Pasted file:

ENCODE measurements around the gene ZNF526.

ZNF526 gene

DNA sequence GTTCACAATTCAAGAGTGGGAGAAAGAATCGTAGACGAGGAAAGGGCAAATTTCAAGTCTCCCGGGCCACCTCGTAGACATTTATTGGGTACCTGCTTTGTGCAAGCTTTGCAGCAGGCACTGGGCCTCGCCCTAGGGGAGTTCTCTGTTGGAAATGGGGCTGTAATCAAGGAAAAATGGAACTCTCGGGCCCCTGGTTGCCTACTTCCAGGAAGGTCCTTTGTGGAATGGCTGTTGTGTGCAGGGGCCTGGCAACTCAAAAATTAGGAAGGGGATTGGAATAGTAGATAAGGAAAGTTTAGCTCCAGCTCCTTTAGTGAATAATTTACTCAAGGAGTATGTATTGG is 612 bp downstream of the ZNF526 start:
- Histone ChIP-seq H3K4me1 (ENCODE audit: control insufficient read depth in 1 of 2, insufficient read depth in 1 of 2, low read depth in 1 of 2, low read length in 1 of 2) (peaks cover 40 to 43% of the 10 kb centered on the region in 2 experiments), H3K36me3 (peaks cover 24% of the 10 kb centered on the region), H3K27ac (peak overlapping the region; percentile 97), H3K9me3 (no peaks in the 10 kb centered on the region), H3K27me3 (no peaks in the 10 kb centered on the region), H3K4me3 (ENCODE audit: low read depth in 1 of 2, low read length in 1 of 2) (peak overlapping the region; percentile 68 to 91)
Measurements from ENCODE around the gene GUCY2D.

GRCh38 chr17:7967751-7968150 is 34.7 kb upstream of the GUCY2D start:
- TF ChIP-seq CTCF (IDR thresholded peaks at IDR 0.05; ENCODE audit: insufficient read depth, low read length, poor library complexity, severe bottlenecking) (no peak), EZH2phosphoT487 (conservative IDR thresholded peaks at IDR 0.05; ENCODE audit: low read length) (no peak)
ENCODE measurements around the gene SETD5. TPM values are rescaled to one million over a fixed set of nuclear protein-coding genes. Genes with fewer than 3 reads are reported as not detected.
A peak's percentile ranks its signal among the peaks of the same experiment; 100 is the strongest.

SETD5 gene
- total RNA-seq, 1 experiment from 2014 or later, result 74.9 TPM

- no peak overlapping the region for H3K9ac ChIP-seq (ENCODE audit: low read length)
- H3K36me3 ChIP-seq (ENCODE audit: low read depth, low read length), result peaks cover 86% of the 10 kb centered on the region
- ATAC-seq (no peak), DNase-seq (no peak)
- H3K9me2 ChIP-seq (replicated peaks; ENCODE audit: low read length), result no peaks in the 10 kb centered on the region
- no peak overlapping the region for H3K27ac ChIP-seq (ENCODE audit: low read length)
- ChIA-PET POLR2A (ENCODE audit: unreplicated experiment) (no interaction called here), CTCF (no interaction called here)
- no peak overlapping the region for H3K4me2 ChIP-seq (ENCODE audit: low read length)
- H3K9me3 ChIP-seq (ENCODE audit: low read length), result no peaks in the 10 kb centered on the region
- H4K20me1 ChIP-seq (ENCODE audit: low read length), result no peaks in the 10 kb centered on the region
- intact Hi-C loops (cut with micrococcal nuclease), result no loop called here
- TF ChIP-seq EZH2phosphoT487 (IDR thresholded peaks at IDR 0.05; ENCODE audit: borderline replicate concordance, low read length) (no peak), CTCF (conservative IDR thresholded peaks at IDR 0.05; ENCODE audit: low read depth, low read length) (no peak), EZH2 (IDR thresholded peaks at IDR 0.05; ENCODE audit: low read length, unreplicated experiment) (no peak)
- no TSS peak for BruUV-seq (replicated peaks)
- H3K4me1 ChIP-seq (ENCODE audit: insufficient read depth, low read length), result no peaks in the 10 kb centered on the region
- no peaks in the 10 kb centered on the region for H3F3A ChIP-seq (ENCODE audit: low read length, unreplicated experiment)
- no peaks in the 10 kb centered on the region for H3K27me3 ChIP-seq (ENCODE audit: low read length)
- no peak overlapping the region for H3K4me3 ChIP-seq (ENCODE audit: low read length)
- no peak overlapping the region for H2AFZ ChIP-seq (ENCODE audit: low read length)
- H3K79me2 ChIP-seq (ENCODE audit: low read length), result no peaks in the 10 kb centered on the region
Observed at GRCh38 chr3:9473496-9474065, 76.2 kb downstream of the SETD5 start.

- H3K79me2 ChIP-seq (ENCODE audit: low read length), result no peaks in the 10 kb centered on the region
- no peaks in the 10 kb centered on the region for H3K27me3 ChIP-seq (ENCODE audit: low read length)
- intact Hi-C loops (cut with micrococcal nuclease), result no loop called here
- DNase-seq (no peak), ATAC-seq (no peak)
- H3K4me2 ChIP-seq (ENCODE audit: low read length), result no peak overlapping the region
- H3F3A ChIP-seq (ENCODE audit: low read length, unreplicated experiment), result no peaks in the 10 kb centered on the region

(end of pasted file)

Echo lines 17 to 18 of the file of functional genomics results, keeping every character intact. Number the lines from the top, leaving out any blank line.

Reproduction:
- ChIA-PET POLR2A (ENCODE audit: unreplicated experiment) (no interaction called here), CTCF (no interaction called here)
- no peak overlapping the region for H3K4me2 ChIP-seq (ENCODE audit: low read length)